Iran Launching Special ‘Trade Office’ in China

TEHRAN, IRAN - JANUARY 23 : Chinese President Xi Jinping (L) and Iranian President Hassan Rouhani (R) pose during a meeting at Saadabad Palace in Tehran, Iran on January 23, 2016. (Photo by Pool / Iranian Presidency/Anadolu Agency/Getty Images)
Pool / Iranian Presidency/Anadolu Agency/Getty Images

A member of Iran’s Chamber of Commerce said Iranian companies are “teaming up to create a trade office in China” amid increasing economic ties between the two countries, Iran’s state-run Press TV reported on Tuesday.

Gholamhossein Jamili, described by the state-controlled news agency as “a board member at Iran Chamber of Commerce, Industries, Mines and Agriculture (ICCIMA),” said on Tuesday that the future trade office in China will “play a major role in protecting Iranian businesses and firms working in the East Asian country against growing restrictions caused by U.S. sanctions.”

“We are working to launch this office before the end of the current Christian calendar year,” Jamili was quoted as saying by the state-run Islamic Republic News Agency (IRNA).

“Other senior Iranian figures involved in trade with China said that the planned trade office would seek to resolve problems facing Iranian businesses and companies in China,” Press TV wrote.

Majid Hariri, described as the chair of the Iran-China Joint Chamber of Commerce, said that the proposed office in Beijing would serve as Iran’s “economic embassy” in the Communist country.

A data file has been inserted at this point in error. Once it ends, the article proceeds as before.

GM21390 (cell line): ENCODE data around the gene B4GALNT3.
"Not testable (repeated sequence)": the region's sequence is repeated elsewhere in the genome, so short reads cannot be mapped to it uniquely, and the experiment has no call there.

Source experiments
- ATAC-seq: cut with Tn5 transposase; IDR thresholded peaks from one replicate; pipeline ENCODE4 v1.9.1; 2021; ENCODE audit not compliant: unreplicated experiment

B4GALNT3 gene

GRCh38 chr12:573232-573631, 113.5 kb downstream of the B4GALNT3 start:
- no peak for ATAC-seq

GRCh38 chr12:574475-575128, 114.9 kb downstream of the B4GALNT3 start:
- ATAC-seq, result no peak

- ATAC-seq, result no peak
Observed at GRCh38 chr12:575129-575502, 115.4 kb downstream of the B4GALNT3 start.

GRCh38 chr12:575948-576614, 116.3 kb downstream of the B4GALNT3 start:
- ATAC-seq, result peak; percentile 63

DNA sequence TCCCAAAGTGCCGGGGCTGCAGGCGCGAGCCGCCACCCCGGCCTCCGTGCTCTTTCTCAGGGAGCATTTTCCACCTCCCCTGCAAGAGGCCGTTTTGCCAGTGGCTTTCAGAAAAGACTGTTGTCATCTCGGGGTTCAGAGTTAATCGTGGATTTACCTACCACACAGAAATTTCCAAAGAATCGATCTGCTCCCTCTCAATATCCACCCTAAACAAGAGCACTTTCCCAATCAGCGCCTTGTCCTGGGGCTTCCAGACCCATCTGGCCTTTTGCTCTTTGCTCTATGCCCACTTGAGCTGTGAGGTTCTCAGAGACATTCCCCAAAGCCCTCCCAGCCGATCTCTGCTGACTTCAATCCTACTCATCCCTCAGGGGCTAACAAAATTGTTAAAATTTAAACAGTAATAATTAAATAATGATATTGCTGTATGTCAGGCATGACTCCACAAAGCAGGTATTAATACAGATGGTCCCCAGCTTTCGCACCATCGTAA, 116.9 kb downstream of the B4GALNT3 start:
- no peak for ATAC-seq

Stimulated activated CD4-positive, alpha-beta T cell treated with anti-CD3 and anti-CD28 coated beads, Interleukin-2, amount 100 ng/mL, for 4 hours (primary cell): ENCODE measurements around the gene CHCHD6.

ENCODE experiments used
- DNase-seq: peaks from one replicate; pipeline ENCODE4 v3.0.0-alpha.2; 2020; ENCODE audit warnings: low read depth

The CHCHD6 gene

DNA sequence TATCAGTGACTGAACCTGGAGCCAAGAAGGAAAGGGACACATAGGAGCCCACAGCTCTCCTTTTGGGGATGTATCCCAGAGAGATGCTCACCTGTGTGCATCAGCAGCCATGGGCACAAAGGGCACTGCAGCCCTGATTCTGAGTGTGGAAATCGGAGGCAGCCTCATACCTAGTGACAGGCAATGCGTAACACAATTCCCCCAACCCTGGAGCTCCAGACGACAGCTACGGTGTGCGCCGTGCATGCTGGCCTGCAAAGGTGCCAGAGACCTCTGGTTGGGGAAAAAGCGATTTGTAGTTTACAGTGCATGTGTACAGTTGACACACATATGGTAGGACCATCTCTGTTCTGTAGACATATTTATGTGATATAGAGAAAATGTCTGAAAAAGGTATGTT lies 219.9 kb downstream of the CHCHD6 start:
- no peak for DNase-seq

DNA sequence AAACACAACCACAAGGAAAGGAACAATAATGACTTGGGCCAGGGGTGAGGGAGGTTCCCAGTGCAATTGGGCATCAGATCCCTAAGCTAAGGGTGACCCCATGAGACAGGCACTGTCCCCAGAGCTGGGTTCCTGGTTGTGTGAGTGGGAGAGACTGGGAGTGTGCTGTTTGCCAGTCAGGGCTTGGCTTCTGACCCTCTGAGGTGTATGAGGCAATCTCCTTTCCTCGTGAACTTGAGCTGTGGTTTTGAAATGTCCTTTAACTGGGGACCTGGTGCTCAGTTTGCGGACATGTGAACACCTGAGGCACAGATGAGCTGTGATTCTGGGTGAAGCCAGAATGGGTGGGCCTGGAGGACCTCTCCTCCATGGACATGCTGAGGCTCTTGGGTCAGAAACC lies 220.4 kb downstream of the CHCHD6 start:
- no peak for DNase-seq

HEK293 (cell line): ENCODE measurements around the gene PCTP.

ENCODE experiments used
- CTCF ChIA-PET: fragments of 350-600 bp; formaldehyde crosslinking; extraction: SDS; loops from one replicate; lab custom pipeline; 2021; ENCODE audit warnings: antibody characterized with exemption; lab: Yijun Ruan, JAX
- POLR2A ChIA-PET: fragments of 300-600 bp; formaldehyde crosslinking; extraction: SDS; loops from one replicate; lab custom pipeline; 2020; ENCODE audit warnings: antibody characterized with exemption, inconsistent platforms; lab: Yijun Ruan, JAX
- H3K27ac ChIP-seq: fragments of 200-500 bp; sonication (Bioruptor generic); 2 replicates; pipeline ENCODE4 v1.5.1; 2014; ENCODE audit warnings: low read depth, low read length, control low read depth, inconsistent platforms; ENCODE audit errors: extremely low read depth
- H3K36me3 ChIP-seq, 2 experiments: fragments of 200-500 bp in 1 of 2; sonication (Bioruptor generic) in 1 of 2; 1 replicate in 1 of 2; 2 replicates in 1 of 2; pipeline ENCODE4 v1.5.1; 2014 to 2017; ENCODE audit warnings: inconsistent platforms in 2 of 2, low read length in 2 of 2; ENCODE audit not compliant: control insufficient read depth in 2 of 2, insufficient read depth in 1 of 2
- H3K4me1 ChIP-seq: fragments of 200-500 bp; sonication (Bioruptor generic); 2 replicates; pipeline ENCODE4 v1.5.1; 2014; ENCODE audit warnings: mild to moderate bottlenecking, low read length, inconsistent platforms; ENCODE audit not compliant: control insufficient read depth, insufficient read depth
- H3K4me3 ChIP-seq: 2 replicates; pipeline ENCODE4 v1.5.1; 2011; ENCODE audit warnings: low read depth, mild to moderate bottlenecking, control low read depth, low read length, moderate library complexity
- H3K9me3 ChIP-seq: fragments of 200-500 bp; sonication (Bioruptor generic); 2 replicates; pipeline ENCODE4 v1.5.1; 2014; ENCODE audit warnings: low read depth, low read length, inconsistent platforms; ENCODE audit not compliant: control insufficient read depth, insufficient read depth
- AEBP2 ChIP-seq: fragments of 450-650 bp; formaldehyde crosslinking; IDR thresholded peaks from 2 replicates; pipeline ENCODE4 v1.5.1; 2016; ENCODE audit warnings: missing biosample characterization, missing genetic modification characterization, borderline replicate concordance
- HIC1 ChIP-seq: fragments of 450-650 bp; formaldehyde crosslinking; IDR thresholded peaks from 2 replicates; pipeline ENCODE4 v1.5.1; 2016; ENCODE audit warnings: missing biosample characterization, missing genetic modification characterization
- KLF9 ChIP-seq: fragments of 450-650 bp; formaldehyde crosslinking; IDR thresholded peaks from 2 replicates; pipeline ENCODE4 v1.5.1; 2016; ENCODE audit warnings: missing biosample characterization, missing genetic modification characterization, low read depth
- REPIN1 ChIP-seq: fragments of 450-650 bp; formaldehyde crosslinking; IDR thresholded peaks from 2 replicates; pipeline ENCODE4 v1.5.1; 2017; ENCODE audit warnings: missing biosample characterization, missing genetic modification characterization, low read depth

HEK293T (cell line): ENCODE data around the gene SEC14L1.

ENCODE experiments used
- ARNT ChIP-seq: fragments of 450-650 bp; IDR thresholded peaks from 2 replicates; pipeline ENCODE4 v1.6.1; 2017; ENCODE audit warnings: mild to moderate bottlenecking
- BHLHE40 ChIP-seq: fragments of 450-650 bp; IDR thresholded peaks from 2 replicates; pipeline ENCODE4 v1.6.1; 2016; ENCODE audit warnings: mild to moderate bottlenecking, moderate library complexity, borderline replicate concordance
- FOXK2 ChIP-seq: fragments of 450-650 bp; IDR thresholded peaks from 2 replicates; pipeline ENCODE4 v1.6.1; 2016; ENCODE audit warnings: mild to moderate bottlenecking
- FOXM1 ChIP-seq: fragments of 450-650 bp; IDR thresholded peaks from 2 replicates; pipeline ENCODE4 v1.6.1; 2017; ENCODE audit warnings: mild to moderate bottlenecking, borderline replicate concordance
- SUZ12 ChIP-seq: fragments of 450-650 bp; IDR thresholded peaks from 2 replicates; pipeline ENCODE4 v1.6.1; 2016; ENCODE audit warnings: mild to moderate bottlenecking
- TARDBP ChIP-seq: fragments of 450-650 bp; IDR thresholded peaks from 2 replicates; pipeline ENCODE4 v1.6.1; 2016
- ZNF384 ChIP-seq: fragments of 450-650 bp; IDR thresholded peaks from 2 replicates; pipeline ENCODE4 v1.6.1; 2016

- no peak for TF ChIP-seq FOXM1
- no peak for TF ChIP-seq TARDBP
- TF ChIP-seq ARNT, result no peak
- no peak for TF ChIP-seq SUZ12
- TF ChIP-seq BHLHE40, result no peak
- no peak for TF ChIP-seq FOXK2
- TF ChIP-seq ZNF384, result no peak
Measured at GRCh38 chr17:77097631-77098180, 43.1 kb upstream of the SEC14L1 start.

“[T]he ICCIMA plans similar offices in India, Turkey, the United Arab Emirates, and Iraq,” IRNA said, adding that “two such offices are being set up in Russia’s [city of] Astrakhan and Syria’s [capital] Damascus.”

News of Iran’s planned trade office in China comes shortly after reports this month that Tehran has finalized a $400 billion “strategic partnership deal” with Beijing. The economic pact “would massively boost bilateral cooperation in areas like energy, infrastructure, tourism, and trade,” according to Press TV.

Last week, reports indicated that Iran had dropped India from a strategic rail project after solidifying the new economic alliance with China. The Islamic Republic’s trade ties to India, its second-biggest oil consumer, have reportedly slipped as it cozies up to its number one oil customer and now mega-investor, Beijing.

India’s exports to Iran decreased “38 percent in the first quarter of 2020” compared with the same period last year, according to data from India’s Ministry of Economic Affairs.


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